You can disable automatic updating of all calculated values until you have made all your changes. In either the Office Ribbon or in Excel Options, go to the “Formulas” tab and look for the “Calculation” section. Here you can change calculation options from “Automatic” to “Manual”.  Remember to turn it back to Automatic later, because this setting will not reset automatically and applies to all Excel files, not the current one.
Certain types of formulas are processor hogs, sometimes you can find much faster alternate functions, but you should consult an excel expert for this. Using a lot of VLOOKUP, MATCH, and D-Functions are among the worst culprits for slowing down your application. Sometimes there is no other solution, but you should aim to replace them or optimize them. Make sure your lookup ranges aren't bigger than they have to be, and if possible, sort the lookup range by the value you're looking up. Also check for array forumulas that operate on very large ranges. You should also try to avoid using a lot of custom (VBA) functions within the spreadsheet, as these are usually slow to run as well and do not take advantage of parallel computing.
Unload other applications and worksheets from memory while running calculating this file. Because excel files all open in the same instance by default, a slow workbook will perform much better if there aren’t other workbooks open at the same time, taking a share of its resources.
If you are using VBA functions and/or macros it may be possible to write more efficient versions (see below)
If you have physical memory restrictions that don't allow an entire workbook to be held in memory all at once, make sure you at least have free hard disk space for paging. Writing to disk is much slower than working with a workbook in memory, so keep in mind that the a larger workbook will be directly related to the speed at which it operates.

Making Excel Macros Run Faster

You can turn off screen updating with Application.ScreenUpdating = False. This speeds up code by orders of magnitude by removing the need for excel to update the user interface with each new action that is automatically performed. This also prevents the unsightly flickering that recorded macros suffer when run. Make sure to re-enable screen updating at the end of the code.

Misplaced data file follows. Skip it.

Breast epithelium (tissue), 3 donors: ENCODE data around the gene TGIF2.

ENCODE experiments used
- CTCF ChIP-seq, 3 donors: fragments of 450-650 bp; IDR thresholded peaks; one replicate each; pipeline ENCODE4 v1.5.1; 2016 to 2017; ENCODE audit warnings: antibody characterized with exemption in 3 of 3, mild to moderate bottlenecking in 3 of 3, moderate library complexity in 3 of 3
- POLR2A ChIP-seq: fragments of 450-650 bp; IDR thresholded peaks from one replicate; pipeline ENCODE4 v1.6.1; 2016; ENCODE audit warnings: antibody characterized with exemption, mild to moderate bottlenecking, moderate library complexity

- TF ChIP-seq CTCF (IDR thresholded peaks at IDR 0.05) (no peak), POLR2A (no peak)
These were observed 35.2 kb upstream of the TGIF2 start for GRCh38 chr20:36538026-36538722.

You should disable automatic calculation for the duration of the code, and only force computation on the sheets that require it when your code needs excel to produce a result. Often times, you can disable calculation for the entire macro and just re-enable it again at the end. To do this, use Application.Calculation = xlCalculationManual. Restore it by setting to xlCalculationAutomatic. You can force calculation when it’s needed using Application.Calculate for the whole workbook, or Sheet1.Calculate if you only need to recalculate a certain sheet.
Use VBA functions instead of Excel.WorksheetFunctions. There are almost always VBA equivalents to basic excel worksheet functions and you should use them in code, as they are usually faster.
Do not use “Select” or “Selection” in your code. Always refer to objects directly. Instead of using “Range(“A1”).Select” followed by “Selection.Value = 12”, use “Range(“A1”).Value = 12”. The former is what code looks like when it’s first recorded, but it should always be adjusted. This not only improves the speed, but the reliability and readability of the macro.
This has all been general advice that applies to pretty much every Macro in excel, but there are many more specific tips available if you take the time to research them. You should search online for ways to speed up specific actions you are trying to perform, such as fast string concatenation, more efficient log-normal distributions, or fast data importing from external sources.

If, in spite of your efforts, your file is still suspiciously large or your code is running too slowly to be practical - Hey! That's what experts-exchange is for. Post a question and I'm sure we have tons of suggestions for further improvement.

Alain Bryden

Byundt on Shrinking Excel files
ShaneDevenshire on speeding up Excel calculation

Sample VBA speed-up articles:
Optimize string handling in VB6
Microsoft Q72622: Optimizing Worksheets for Fastest Calculation
MSDN: Improving Performance in Excel 2007
Using Regular Expressions in Visual Basic for Applications
Fast Data Push to Excel
How to Split a String with Multiple Delimiters in VBA
A VBA Progress Bar for Excel